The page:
We are long past the point of ridiculousness when it comes to the current status of free-agent star outfielder Bryce Harper.
As spring training begins, the six-time All-Star and 2015 NL MVP remains unsigned as teams remain stubborn to hash out a deal in the range of 10 years worth $300 million. The 26-year-old is one of the poster boys — along with Manny Machado — of an offseason that still has a vast number of good players still without a team.
It seems as though things are finally beginning to take shape though as the baseball world is getting a better idea of where Harper will land.
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This offseason has seen the former Washington National linked to the likes of the New York Yankees, Los Angeles Dodgers, Chicago Cubs, and Philadelphia Phillies. Now in mid-February, that list is reportedly down to just two teams with only one of the original suitors still in the hunt.
USA Today's Bob Nightengale told KNBR on Monday that the Phillies and San Francisco Giants are the last two teams standing in the Harper sweepstakes.
It is believed that the Giants are set to offer Harper a short-term deal, something in the five-to-six-year range, that still holds an average annual salary around the $30 million mark. For a team desperate for outfield legitimacy, the Giants would thrust themselves back into the NL West hunt with Harper while providing the Las Vegas native with a way back to the west coast.
Regarding the Phillies, Nightengale believes they would have to "grossly outbid" the Giants to get Harper. That would likely mean a contract that matches his 10-year desires while eclipsing the $300 million mark.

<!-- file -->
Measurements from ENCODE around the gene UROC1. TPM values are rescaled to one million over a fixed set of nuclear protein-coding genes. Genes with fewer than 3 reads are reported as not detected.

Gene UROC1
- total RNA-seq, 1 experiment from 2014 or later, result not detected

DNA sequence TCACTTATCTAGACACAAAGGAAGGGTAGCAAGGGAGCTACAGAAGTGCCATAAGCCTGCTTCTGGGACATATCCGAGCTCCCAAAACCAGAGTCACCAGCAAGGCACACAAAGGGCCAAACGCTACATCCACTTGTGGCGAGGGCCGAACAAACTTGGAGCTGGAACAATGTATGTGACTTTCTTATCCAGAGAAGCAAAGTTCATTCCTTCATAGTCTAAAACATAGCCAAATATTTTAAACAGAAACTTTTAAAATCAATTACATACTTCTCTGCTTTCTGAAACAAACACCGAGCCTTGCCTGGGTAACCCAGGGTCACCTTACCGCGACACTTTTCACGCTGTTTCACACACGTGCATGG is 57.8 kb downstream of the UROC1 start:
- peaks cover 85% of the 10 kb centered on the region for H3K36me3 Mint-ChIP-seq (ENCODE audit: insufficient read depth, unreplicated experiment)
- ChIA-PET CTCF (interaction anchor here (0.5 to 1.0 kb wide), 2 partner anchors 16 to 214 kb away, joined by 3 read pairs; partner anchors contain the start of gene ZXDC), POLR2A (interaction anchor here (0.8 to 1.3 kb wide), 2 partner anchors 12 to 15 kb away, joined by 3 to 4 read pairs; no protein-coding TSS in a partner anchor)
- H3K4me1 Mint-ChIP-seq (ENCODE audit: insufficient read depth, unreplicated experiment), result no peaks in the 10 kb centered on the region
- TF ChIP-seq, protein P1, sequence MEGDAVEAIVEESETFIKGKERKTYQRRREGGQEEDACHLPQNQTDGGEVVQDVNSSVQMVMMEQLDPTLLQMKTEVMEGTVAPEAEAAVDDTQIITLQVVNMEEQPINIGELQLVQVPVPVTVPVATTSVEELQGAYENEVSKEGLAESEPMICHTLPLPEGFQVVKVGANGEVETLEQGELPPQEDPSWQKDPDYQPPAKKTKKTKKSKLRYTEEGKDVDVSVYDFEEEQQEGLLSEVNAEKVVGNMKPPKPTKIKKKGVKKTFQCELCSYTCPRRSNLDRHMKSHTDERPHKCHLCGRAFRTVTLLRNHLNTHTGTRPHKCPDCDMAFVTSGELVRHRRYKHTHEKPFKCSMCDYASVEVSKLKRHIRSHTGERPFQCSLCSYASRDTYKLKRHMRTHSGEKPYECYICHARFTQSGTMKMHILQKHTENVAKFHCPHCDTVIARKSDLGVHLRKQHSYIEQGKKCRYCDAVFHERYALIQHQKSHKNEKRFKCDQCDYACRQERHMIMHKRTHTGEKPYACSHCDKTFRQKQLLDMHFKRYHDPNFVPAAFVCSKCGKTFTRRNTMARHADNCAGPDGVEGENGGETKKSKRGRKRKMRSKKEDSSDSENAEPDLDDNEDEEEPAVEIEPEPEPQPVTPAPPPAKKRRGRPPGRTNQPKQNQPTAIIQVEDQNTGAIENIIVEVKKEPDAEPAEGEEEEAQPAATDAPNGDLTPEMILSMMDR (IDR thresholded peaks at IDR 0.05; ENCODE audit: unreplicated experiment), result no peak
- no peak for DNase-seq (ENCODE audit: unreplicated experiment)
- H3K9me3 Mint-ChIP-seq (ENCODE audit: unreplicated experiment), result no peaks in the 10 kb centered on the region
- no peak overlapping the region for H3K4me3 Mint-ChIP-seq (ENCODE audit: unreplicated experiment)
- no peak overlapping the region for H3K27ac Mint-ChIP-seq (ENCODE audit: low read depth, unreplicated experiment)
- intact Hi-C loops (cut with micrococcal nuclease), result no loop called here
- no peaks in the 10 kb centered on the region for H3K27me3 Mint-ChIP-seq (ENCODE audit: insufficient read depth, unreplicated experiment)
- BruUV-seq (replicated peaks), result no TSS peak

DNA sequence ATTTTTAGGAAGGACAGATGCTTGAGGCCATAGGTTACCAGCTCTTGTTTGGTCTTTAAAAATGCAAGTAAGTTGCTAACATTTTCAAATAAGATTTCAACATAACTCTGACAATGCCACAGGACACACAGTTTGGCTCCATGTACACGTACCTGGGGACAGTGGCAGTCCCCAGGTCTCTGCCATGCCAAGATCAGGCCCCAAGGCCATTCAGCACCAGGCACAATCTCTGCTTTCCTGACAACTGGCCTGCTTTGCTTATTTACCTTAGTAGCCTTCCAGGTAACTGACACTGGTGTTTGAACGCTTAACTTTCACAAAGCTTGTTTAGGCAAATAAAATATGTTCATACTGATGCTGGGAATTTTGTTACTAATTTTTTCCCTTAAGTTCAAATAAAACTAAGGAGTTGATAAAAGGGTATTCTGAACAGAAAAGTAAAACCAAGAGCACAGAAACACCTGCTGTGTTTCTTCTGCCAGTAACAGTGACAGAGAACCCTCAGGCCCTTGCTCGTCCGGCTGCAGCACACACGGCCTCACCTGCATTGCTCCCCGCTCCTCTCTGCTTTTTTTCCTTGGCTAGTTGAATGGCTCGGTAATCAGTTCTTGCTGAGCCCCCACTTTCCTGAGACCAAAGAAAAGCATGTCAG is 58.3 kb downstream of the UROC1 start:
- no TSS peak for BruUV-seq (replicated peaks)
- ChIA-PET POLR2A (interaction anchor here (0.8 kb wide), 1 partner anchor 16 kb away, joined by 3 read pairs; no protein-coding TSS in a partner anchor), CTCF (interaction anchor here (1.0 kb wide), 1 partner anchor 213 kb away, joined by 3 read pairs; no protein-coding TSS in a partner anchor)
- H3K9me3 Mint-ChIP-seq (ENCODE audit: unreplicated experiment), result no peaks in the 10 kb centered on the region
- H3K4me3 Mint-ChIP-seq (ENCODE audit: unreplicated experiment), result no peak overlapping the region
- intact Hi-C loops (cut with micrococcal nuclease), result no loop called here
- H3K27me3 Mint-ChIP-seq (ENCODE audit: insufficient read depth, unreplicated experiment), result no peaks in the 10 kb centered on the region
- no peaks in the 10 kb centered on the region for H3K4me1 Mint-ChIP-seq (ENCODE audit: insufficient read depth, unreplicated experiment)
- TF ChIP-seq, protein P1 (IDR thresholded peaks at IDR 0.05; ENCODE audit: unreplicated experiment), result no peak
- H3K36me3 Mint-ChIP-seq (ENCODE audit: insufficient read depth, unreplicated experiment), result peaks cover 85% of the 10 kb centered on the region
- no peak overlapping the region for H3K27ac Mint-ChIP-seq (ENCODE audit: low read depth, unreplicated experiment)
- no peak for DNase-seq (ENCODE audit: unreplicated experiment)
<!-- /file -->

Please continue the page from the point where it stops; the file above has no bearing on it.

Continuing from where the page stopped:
Within an NL East division that looks to be one of the most competitive in the majors, adding Harper to an offseason that has already yielded Jean Segura, Andrew McCutchen, and JT Realmuto would likely make the Phillies the favorites.
One of their division rivals, the Mets, who have stayed away from both Harper and Machado this offseason despite being a big-market ball club with plenty of money to spend, helped shed some light as to why they remained passive.
Speaking with Mike Francesa on WFAN, Mets general manager Brodie Van Wagenen said that Harper and Machado are "probably not the best fit for us."
There is no denying that the Mets have plenty of names currently on the roster to keep happy when it comes to the prospect of nabbing Harper. In the outfield, Michael Conforto and Brandon Nimmo will man corner outfield spots while Yoenis Cespedes recovers (if he returns at all). In center field, the oft-injured Juan Lagares will lead a competition that will also feature the light-hitting Keon Broxton.
But to suggest that any of these names trumps the prospect of signing Bryce Harper is quite a bold statement, one that will likely further draw the ire of Mets fans.
With a projected $40 million in cap space still available, per Spotrac, there wouldn't be much issue fitting Harper's salary in the team's books. But Mets fans have heard this song and dance 1,000 times already: the Wilpon family would never make a big move like that, even if it meant the Mets would become a World Series contender.